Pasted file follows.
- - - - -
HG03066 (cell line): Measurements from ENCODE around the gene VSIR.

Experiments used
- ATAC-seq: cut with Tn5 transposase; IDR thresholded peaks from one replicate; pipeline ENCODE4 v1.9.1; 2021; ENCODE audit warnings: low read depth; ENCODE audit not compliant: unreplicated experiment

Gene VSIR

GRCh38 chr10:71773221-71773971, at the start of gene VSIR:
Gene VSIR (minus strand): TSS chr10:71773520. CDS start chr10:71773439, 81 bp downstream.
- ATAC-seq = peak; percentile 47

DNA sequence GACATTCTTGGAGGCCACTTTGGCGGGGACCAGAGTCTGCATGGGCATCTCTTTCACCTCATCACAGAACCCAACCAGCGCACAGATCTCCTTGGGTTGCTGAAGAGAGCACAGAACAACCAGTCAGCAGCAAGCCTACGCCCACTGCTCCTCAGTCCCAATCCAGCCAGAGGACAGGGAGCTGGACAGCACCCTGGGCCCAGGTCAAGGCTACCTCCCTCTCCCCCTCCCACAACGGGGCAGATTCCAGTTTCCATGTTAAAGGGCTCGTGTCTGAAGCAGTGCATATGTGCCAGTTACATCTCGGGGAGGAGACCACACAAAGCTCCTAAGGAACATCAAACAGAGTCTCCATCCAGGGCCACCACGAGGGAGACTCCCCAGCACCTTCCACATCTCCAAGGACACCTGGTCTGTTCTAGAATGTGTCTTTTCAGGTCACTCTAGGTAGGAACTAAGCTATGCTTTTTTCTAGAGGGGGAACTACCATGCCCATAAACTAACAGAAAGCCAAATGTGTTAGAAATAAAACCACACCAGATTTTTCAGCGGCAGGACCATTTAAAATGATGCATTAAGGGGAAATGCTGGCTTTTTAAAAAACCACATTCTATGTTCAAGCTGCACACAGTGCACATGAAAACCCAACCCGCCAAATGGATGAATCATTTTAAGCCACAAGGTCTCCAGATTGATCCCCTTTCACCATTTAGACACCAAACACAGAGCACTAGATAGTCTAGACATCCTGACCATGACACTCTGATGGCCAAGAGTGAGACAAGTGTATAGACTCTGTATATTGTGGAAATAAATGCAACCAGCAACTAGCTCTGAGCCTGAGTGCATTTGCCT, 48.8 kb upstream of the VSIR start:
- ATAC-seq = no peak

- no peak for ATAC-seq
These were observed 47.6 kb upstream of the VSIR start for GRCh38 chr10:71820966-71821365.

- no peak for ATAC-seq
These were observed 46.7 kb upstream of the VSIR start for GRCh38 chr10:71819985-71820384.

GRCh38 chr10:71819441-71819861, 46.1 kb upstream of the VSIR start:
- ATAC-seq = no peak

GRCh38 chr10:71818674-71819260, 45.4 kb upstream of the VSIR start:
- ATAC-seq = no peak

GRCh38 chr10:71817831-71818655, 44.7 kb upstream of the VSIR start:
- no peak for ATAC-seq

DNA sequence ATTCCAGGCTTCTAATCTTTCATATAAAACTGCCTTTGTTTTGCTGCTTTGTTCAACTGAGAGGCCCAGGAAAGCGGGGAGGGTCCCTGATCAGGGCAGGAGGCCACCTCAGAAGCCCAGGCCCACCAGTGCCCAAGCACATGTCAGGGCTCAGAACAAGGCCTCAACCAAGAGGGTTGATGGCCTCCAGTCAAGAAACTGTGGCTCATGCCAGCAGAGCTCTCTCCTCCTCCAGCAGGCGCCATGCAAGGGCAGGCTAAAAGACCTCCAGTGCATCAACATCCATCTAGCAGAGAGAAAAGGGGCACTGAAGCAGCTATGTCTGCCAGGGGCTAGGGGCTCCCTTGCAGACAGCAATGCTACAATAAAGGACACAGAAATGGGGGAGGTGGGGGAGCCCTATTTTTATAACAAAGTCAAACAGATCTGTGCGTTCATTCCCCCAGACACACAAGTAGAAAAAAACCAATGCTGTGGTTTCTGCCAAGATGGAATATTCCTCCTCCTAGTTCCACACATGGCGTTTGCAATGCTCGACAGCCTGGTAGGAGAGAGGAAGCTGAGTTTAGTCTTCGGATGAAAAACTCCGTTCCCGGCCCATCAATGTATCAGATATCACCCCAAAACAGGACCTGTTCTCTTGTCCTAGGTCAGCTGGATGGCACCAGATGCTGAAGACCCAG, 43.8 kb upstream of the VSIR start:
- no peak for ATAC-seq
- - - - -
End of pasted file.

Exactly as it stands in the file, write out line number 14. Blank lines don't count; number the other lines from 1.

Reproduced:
GRCh38 chr10:71819441-71819861, 46.1 kb upstream of the VSIR start: